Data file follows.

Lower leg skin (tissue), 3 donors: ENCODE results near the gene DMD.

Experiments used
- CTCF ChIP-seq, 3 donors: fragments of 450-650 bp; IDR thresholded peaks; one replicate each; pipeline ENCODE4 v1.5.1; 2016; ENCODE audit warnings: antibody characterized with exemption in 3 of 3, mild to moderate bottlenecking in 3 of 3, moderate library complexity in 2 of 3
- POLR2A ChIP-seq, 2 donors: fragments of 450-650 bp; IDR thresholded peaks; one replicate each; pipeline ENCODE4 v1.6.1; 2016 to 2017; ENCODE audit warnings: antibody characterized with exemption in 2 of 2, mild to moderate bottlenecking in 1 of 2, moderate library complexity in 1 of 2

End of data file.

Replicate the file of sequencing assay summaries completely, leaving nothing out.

Lower leg skin (tissue), 3 donors: ENCODE results near the gene DMD.

Experiments used
- CTCF ChIP-seq, 3 donors: fragments of 450-650 bp; IDR thresholded peaks; one replicate each; pipeline ENCODE4 v1.5.1; 2016; ENCODE audit warnings: antibody characterized with exemption in 3 of 3, mild to moderate bottlenecking in 3 of 3, moderate library complexity in 2 of 3
- POLR2A ChIP-seq, 2 donors: fragments of 450-650 bp; IDR thresholded peaks; one replicate each; pipeline ENCODE4 v1.6.1; 2016 to 2017; ENCODE audit warnings: antibody characterized with exemption in 2 of 2, mild to moderate bottlenecking in 1 of 2, moderate library complexity in 1 of 2